In many developing countries, women and girls primarily bear the responsibility for household water supply and child care, and are the most affected by poor sanitation in urban areas.
The time spent collecting water represents a major barrier to female economic gain and empowerment, as it reduces time available for income-generating activities and school attendance.
The lack of hygienic, gender-friendly toilets in urban communities and schools makes it hard for women and girls to manage their menstrual hygiene needs, forcing girls to miss school during menstruation or to drop out altogether.
In addition, using public toilets also makes them vulnerable to harassment or violence, increasing the risk of assault.
We need to do more to ensure all water and sanitation facilities are gender-inclusive and that women are included at all stages of the decision-making processes.
We wanted to make our ward clean. We helped in the construction of toilets, and we constructed rallies in the ward to raise public awareness about using the toilets.
Gender representation in Kenyan sanitation institutions
Gender inequity at the level of policy, regulation and management can perpetuate inequities throughout the sanitation sector, limiting the voice and participation of women decision-makers. WSUP has been mapping the attitudes of decision-makers in the sanitation sector in Kenya and the barriers to these roles for women.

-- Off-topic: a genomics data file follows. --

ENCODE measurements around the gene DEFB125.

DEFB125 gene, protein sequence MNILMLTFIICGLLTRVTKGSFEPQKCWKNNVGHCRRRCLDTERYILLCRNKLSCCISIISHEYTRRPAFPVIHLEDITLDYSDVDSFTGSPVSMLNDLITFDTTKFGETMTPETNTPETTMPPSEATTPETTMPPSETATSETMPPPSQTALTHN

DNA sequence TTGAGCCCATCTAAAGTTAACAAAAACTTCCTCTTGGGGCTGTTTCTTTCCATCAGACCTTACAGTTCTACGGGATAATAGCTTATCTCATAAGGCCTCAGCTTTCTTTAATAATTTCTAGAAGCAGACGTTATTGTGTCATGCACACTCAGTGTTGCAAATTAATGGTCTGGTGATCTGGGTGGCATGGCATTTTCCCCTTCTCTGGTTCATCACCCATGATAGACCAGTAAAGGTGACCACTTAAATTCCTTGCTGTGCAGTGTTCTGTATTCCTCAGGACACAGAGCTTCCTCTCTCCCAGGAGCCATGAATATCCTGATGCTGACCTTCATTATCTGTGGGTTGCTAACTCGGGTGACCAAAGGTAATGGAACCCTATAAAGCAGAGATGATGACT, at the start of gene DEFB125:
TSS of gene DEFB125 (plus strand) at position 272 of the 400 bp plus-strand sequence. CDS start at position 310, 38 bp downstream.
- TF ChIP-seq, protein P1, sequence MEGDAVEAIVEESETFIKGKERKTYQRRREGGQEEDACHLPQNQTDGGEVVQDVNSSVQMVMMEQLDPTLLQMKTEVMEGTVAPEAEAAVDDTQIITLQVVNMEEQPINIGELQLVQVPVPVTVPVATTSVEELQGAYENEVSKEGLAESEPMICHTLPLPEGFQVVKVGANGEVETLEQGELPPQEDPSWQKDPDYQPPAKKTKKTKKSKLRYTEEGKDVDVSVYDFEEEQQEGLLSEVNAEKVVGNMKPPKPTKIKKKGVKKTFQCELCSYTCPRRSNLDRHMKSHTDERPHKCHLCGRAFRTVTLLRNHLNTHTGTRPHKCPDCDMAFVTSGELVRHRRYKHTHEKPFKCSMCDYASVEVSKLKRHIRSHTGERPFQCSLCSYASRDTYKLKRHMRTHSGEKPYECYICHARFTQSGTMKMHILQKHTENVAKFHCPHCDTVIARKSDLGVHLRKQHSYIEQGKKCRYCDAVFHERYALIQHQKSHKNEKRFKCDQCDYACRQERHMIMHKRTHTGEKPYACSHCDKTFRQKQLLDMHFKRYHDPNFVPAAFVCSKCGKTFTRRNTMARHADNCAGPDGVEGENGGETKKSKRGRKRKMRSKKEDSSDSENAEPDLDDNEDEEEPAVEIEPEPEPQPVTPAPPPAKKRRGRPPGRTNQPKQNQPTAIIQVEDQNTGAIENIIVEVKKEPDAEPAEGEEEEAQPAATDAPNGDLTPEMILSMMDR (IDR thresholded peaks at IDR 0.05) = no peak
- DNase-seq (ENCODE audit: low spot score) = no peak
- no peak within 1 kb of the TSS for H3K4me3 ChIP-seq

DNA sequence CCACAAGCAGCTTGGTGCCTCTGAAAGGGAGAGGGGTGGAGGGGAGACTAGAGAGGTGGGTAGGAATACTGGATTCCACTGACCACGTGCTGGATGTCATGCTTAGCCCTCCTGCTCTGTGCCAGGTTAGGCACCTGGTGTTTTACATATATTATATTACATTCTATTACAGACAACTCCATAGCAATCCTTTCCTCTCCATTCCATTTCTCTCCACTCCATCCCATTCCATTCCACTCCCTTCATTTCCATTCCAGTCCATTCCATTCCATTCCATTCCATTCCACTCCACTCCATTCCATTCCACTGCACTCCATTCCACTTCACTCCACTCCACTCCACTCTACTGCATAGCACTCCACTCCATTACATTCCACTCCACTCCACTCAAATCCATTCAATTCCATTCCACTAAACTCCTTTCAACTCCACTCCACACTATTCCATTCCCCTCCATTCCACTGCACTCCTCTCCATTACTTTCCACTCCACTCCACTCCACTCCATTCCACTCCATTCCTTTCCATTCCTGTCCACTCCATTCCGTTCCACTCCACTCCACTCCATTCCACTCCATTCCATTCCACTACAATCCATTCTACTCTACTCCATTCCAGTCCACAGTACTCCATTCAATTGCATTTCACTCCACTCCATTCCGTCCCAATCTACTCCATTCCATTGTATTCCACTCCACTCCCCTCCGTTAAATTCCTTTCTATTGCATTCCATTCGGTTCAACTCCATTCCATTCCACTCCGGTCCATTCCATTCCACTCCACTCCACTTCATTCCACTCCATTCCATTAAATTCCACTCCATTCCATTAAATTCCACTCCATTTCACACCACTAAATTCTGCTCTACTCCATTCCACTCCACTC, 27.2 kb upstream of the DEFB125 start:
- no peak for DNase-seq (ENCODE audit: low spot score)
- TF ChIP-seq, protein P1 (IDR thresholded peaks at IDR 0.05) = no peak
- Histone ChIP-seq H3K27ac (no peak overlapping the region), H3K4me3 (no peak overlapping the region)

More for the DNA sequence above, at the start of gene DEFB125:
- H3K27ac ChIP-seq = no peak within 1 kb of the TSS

Providing gender-sensitive water and sanitation infrastructure
We take a gender sensitive approach towards the provision of water and sanitation infrastructure and services, taking into account the specific needs of women and girls. An example of this is our work in Maputo, Mozambique, which was awarded the Inclusion Award from AfricaSan for its gender-sensitive approach.
Promoting gender transformative approaches
WSUP encourages women’s participation and leadership in service providers and community groups, building their capacity to influence key decisions within their community. Our work improves women’s access to economic opportunities, through their involvement in operation and management of facilities.
Supporting service providers to develop gender inclusive policies and services
Real progress towards gender-inclusive water, sanitation, and hygiene will not be possible without political will and clear commitment from service providers to institutionalise the principles of gender equity. In Kenya, we have supported the Nairobi City Water & Sewerage Company (NCWSC) in devising a gender and disability strategy which incorporates both customer-facing and internal components.
Taking action to improve menstrual hygiene education in schools
Lack of hygienic and female-friendly toilets makes it hard for women and girls to manage their menstrual hygiene needs, forcing them to miss school. We support schools to deliver effective menstrual hygiene education so girls can feel comfortable and confident at school during their period.